“As exemplified by the city government of Marikina, the development of the riverbanks depends mainly on the local government. The political will to evict people from illegally built establishments and structures and to maintain the developed areas along the river has driven local governments to lengthy debates with concerned groups. In addition, funding for the construction and maintenance of parks The PRRC sketch design of the Pasig River in the future along the river is scarce.
This is aggravated by the fact that the zoning ordinance that stipulates that waterways must have a 10 meter clearance on both sides, is hardly put to effect” – “Case Study III – Pasig River, Philippines” by: Renato T.
Cruz. Last July 17, 2010, the class as fundamental requisite for the completion of the course in Urban and Metropolitan Administration and Development in Masters in Government Management – Executive Special Program (MGM-ESP), Pamantasan ng Lungsod ng Maynila under Professor Gilbert Lozada toured the stretch of Pasig River.
Boarded in a Ferry Terminal the class at about 9:00 a.
m. as filled with eerie of feelings and excitement anticipating of what it might see the condition of “Dying River” and when it will ultimately come back to life. Urban and Metropolitan Administration & Development – Batch 2010 To my dismay and to borrow the words of Menchit R. Santelices retired Information Officer IV, Philippine Information Agency article on Pasig River “the Pasig of Maria Clara’s time is a far cry from the Pasig River we see today. No thanks to the more than 300 factories and the homes of 10,000 families lining the banks of Pasig which have virtually turned the river system into a waste basin”.
In the present situation, the Pasig River is one of the greatest casualties of the movement of large and high degree of concentration of people in Manila attributable to Urban Revolution. Currently, its waters are very turbid, and became more and more silted with organic matter and non-biodegradable materials. This is obviously not suited for life, and as of 1991 study by the Department of Environment and Natural Resources (DENR) only six species of fish and two types of plants can tolerate the polluted waters.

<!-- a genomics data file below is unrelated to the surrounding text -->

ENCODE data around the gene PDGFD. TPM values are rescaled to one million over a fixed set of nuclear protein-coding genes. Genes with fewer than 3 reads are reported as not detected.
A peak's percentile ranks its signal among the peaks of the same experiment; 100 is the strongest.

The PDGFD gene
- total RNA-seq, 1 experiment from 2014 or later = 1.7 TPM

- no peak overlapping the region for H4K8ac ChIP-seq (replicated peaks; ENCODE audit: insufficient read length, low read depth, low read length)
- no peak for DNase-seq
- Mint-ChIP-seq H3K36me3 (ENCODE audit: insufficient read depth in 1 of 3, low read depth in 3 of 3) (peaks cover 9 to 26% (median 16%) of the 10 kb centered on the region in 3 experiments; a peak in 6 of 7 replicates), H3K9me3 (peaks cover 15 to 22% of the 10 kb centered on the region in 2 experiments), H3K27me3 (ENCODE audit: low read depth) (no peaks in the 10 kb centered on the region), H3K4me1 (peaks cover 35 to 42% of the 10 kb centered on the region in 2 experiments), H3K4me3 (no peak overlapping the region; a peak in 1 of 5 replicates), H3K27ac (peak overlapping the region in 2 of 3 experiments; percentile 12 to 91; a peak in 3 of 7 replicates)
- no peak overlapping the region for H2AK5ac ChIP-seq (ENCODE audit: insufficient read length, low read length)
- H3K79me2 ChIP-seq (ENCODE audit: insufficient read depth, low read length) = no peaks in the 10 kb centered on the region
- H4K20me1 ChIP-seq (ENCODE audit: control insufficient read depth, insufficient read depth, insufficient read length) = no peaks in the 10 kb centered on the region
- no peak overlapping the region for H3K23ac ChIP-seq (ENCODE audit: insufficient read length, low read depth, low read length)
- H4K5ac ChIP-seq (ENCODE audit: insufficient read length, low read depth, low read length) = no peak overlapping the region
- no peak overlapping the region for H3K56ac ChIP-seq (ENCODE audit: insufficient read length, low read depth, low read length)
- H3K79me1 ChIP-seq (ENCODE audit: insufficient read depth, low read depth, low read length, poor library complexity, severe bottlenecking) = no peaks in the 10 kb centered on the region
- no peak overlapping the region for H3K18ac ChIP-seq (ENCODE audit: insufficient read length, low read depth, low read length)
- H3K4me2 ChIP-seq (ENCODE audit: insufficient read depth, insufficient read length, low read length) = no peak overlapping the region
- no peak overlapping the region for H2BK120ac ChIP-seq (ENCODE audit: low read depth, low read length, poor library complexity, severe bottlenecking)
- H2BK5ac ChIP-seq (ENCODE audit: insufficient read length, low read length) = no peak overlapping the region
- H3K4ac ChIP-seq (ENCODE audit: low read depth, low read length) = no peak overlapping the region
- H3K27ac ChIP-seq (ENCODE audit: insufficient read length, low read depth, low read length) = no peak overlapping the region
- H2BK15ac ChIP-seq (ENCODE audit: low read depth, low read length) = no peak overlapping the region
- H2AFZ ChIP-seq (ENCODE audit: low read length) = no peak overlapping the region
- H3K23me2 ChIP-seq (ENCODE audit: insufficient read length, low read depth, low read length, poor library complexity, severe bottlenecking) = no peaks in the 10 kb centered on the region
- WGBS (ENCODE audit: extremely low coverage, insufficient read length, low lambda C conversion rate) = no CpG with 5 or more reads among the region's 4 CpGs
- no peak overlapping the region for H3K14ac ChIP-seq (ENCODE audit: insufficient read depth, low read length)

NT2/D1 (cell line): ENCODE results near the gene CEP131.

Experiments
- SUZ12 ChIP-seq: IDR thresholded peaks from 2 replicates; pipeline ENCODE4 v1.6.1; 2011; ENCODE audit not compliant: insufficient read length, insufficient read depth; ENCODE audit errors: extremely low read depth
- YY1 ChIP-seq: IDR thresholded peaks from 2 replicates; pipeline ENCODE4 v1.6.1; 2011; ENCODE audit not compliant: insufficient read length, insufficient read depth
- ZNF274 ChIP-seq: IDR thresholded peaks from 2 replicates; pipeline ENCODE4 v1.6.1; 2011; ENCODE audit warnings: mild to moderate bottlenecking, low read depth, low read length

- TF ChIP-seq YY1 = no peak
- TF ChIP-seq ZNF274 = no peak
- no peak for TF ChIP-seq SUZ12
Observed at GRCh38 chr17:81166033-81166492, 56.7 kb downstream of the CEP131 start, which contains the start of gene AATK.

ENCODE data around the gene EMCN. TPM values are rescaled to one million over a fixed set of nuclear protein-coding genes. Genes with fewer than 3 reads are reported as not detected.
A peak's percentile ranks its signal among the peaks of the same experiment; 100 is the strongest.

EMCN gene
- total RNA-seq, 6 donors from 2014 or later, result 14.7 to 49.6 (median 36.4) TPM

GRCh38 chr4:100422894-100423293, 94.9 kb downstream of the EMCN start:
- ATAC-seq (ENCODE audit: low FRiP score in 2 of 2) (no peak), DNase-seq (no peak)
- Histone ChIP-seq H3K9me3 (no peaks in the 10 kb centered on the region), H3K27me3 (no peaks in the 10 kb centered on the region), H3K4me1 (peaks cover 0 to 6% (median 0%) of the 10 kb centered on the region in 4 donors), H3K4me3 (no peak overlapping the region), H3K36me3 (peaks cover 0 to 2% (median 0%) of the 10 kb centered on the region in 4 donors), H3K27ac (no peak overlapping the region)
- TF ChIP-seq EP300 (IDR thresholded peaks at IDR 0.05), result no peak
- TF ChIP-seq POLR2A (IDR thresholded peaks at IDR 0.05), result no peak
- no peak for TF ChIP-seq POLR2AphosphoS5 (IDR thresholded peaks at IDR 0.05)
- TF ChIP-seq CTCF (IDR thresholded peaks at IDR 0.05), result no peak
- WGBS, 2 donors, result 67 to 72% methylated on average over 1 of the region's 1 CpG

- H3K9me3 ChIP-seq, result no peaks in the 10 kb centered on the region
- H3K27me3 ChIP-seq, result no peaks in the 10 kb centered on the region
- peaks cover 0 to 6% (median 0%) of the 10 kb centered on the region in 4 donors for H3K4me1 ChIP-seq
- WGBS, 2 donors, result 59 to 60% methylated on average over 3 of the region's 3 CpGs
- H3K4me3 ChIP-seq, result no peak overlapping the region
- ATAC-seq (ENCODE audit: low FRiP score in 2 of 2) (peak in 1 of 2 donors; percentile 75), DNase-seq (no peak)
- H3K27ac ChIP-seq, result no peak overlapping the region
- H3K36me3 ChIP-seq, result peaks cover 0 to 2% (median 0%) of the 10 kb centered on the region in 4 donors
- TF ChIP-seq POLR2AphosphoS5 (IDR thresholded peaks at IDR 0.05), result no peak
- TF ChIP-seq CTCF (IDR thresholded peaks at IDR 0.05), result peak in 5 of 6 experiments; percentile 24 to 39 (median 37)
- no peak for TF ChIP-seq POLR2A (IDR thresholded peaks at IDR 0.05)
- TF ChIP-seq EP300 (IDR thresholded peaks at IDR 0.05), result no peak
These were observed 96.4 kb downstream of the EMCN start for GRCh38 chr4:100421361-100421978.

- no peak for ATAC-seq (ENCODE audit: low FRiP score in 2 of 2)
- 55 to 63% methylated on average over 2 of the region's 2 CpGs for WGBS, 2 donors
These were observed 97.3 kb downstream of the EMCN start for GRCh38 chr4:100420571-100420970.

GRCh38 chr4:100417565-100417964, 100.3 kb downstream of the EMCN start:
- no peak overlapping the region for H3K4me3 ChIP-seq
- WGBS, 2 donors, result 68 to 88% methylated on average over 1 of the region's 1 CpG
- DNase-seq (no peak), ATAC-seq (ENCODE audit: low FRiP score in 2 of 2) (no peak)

Relatedly, the focus of this reaction paper is to identify the root causes of the decay of the River and determine what the government did and should do more to address this problem. The chief reasons of the river’s deterioration are industrial pollution, solid and liquid waste dumping, and urban migration. It was determined that about 315 of the 2,000 or more factories located beside the river are the principal polluters of the water, most of which are in the textile and food manufacturing industries.
Domestic liquid waste also contributes a huge amount of pollution load in the river, as the wastewaters discharged into the river’s many tributaries are directly deposited without being treated first. And most noticeable is the increasing number of squatter colonies living beside the river. These inhabitants do not have proper waste disposal systems, and their refuse is directly deposited into the river. By and large, the banks of the Pasig River are lined by shanties consisting of approximately 12,000 households.
About 2,000 families live in houses on stilts or under the bridges, in sub-human conditions, where they present a danger to themselves and to the vessels using the river. These settlements have no sanitary facilities and their liquid and solid wastes are discharged straight into the river. Urbanism and the various subcultures existing in Metro Manila result in many problems that reflect the complex socio-economic characteristics of the city. With the continuous dumping of wastes, the river bed has become more and more silted with organic matter and non-biodegradable rubbish.